Another key microbial indicator used to assess the microbiological quality of biosolids, Salmonella
spp. were not detected in post-treatment samples when using both Salmonella
® agar and biochemical characterization. The lack of Salmonella
spp. could have been due to competition between microflora in compost samples [21
] or to desiccation, which would be expected to affect any species not forming endospores. Culture-independent techniques such as DNA probe test kits for salmonellae [22
], may have indicated their presence, but would not have been able to distinguish between live, infectious pathogens, and dead, or non-infectious, pathogens [1
The EPA (NSW) guidelines (1997) [8
] for biosolids also stipulate acceptable levels of fecal coliforms (FCs). These bacteria were detected in the final biosolids products. However, there are well-known disadvantages of using fecal coliforms as indicator organisms in public health studies [23
]. For example, upon exposure to disinfection processes, viruses and protozoan cysts have been found to be more capable of survival when compared to FCs [23
Presence/absence detection of bacteriophages was used as a surrogate measure for the presence of enteric viruses using an E. coli
JM109 strain as a baiting host. In this study, bacteriophages specific to this host were present initially but undetectable from approximately days 5 and 6 onwards. Enteroviral results obtained from an outside accredited laboratory showed that high levels were present prior to treatment in the solar dryer and were below EPA (NSW) Guidelines (1997) [8
] in samples collected at the end of the drier. The consistent correlation between the actual data for enteric viral presence and presence of bacteriophages specific to the host strain of E. coli
JM109 used in this study might suggest that (i) that the solar drying treatment was effective in removing enteric viruses and (ii) that the use of target specific bacteriophages, as a surrogate of enteric viruses was appropriate. Such findings also agree with other bacteriophage studies in sludge treatment systems [1
]. However, as suggested by Lucena et al
] results obtained from one phage group should not be extrapolated to another.
Both copper and zinc were present in concentrations above the EPA (NSW) Guidelines (1997) [8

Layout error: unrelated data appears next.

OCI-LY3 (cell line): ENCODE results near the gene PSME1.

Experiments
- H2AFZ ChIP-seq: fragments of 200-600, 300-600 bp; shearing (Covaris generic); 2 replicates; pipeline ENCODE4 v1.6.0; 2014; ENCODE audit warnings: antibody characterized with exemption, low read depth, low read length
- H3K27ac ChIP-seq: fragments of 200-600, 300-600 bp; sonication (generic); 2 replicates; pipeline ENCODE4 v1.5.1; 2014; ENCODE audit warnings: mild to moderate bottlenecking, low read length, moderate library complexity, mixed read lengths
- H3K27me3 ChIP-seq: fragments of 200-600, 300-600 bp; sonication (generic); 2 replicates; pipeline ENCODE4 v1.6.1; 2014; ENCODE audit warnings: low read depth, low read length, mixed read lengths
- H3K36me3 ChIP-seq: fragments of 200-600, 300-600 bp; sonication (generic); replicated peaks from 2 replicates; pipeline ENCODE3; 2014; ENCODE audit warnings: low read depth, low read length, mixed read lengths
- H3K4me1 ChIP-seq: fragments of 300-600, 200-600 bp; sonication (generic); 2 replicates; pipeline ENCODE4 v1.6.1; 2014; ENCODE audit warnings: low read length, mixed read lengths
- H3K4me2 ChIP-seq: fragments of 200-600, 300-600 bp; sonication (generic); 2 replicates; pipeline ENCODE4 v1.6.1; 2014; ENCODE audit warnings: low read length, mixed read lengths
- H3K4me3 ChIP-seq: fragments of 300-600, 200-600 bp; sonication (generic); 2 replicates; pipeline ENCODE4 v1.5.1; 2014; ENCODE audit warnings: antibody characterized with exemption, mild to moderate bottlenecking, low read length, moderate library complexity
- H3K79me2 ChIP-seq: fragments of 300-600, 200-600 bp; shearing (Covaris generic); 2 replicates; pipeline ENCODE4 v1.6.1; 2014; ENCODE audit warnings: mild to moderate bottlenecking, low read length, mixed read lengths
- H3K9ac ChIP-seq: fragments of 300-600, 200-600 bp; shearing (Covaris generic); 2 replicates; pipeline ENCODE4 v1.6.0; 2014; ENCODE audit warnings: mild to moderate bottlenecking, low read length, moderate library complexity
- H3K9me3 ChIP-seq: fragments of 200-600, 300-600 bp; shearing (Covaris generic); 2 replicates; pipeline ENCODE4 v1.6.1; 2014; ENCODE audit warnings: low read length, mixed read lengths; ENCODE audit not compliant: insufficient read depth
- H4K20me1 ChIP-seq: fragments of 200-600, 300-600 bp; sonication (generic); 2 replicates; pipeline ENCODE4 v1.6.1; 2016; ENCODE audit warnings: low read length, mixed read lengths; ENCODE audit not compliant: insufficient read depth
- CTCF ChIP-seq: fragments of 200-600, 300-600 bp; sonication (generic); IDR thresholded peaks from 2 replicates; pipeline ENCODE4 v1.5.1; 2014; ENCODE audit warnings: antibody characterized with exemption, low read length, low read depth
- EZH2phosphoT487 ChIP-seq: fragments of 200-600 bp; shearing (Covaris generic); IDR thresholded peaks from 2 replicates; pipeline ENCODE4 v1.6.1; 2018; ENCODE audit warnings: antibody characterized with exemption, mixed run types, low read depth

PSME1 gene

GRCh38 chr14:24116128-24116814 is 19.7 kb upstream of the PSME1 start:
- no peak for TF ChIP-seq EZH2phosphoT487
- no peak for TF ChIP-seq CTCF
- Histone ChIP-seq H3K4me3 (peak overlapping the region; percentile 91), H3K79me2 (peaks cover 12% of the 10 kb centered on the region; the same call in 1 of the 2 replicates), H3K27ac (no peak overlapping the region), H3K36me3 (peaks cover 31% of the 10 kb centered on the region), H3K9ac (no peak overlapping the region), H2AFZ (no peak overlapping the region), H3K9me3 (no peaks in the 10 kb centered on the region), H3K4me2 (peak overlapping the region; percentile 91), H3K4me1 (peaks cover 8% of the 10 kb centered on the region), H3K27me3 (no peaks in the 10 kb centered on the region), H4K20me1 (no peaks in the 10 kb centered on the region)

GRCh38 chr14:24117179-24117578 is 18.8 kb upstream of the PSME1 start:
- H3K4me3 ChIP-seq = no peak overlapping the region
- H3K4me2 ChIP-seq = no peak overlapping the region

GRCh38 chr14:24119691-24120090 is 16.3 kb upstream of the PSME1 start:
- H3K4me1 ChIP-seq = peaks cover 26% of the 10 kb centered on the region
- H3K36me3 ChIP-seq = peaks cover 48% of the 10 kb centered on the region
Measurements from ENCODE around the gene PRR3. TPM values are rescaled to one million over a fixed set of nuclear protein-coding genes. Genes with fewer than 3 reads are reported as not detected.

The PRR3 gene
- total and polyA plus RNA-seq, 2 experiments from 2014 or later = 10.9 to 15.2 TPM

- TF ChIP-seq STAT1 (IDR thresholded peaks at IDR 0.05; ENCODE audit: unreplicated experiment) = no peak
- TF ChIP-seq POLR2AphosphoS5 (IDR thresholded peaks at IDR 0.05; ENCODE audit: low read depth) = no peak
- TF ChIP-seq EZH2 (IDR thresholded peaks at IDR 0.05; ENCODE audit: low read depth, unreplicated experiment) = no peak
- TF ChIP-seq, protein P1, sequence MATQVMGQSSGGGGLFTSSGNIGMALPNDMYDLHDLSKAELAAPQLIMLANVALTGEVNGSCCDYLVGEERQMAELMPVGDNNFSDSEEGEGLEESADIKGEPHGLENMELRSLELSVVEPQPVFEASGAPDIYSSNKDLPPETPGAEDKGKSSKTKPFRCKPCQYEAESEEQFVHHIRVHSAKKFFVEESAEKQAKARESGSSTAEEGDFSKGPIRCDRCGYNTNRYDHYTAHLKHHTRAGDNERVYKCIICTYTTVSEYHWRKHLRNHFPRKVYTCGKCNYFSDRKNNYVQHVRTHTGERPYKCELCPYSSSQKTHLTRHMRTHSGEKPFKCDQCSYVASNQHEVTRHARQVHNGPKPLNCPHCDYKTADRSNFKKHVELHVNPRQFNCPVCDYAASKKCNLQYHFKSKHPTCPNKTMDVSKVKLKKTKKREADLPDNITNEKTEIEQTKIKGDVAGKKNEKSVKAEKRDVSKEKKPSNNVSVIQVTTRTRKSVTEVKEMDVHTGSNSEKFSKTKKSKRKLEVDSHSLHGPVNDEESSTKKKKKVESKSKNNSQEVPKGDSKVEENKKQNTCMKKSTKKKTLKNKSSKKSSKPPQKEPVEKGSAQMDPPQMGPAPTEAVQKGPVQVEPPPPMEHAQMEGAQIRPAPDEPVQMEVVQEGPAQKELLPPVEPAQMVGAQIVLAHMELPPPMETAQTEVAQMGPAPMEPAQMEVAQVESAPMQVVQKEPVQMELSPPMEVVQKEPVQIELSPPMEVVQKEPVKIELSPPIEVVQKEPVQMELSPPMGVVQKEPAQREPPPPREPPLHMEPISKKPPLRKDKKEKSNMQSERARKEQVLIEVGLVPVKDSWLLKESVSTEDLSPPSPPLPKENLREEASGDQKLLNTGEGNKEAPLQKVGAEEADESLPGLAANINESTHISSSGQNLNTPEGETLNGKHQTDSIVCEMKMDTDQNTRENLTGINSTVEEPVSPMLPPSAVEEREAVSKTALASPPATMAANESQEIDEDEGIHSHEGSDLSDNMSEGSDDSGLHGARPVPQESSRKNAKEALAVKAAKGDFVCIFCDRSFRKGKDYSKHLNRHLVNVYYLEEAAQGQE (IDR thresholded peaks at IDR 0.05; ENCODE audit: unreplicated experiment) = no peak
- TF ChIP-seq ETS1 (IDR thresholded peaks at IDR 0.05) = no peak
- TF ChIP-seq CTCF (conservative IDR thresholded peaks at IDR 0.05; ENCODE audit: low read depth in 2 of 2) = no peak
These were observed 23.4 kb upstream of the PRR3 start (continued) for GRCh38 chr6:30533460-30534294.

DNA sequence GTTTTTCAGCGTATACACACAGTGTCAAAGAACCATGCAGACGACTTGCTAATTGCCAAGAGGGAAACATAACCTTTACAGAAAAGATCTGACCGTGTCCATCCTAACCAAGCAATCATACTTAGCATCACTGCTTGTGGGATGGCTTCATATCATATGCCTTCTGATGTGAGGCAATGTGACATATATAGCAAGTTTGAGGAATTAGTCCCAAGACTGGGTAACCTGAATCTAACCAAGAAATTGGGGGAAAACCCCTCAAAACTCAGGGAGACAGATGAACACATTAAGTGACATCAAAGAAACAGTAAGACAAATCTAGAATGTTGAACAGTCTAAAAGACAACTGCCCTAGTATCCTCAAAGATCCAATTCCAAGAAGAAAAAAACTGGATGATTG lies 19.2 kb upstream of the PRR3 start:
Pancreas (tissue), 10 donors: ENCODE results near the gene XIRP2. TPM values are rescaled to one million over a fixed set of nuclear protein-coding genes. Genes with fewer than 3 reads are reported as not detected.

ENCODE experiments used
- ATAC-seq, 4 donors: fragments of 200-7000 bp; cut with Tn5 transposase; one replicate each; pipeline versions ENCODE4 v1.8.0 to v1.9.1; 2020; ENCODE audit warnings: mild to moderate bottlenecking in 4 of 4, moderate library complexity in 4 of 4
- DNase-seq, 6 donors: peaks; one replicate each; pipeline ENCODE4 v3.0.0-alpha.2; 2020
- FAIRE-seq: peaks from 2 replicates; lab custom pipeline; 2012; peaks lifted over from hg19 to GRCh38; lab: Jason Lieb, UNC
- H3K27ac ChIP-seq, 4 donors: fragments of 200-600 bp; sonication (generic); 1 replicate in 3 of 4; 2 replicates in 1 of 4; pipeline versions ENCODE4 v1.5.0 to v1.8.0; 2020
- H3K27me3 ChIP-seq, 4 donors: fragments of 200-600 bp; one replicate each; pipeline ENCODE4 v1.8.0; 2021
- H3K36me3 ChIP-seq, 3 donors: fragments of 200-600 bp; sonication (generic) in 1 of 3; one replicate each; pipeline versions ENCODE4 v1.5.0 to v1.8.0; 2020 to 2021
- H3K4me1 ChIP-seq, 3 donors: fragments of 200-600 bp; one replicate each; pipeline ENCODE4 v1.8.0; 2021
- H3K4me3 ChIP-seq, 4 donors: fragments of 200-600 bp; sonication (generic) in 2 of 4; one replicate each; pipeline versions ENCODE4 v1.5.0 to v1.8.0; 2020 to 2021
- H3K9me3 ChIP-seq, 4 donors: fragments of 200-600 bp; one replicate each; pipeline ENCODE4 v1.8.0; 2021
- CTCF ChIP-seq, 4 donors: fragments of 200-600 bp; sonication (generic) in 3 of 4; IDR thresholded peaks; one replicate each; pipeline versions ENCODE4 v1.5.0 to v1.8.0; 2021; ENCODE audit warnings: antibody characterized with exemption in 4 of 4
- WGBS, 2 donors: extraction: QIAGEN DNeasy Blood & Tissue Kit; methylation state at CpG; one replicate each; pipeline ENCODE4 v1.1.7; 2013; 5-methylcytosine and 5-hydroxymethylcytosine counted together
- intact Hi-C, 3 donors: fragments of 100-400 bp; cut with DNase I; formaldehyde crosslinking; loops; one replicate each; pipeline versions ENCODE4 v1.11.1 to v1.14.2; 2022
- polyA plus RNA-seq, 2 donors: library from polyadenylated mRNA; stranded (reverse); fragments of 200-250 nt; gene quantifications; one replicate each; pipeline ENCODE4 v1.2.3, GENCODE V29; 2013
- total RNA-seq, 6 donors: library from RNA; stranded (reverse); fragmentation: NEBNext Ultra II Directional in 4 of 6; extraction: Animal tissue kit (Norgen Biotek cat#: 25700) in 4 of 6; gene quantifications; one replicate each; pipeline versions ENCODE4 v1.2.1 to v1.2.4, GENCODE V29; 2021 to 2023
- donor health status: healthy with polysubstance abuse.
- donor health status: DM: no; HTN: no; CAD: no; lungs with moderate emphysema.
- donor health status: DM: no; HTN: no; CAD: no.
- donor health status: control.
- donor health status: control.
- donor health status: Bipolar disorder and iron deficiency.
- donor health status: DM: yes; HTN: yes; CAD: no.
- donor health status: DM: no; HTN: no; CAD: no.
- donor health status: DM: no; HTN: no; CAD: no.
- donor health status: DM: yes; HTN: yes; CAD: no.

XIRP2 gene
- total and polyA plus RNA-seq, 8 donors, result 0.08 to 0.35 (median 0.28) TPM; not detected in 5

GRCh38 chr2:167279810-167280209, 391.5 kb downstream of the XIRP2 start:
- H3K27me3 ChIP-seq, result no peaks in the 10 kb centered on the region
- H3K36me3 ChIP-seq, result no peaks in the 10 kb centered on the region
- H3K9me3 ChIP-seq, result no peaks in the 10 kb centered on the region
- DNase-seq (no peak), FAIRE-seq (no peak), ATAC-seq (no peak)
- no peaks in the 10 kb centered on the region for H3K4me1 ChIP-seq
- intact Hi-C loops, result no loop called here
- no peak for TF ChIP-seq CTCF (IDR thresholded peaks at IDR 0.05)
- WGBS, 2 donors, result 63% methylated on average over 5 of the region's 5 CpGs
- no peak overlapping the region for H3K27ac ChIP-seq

] criteria for Class A requirements. Municipal and industrial sources of wastewater are combined at Maroochydore STP, but the likely sources of copper and zinc present in the wastewater are from corrosion of pipes and plumbing components and from run-off from building roofs (pers. com., Maroochydore STP staff). Low heavy metal content has been achieved in other regions: for example in Singapore, due to separation of municipal and industrial wastewaters [27
]. The elevated concentrations of copper and zinc, and their sources, in the Maroochydore STP biosolids requires further investigation. Dilution with additional, low metal content, organic wastes could achieve acceptable heavy metal levels in the dried biosolids.
Solar radiation can impact on some microorganisms. However, the biosolids at Maroochydore STP are not directly exposed to solar radiation as the drier is covered by a plastic film roof that has walls that can be lowered in blustery, wet weather. Nearly all infrared, some visible and only the longer wavelength UV rays will pass through the plastic roof of the dryer. Previous studies have shown that it is the short wavelength UV light that is most effective for killing pathogenic microorganisms [28
]. The short wavelength UV light is blocked by the roof of the solar dryer so the microbial die-off mechanisms are unlikely to be driven by exposure to UV energy. This is important to note as fecal coliforms have been found to be the most sensitive microorganisms to sunlight when compared with enterococci and phages [28
Previous studies have found the following factors to be influential in the rate of water removal from sewage sludge: drying is a function of (1) the dewatering device or technology used, (2) the operational parameters of the device, (3) chemical additives used to condition the solids for more effective solid-liquid separation, (4) the properties of the solids entering the process, (5) physical pre-treatment prior to conditioning, and (6) maintaining certain characteristics of the solids prior to dewatering. Currently, no chemical additives are added to the sludge to enhance drying at Maroochydore STP, although polyelectrolyte is dosed prior to the dewatering centrifuge, and consequently the drying process is physical.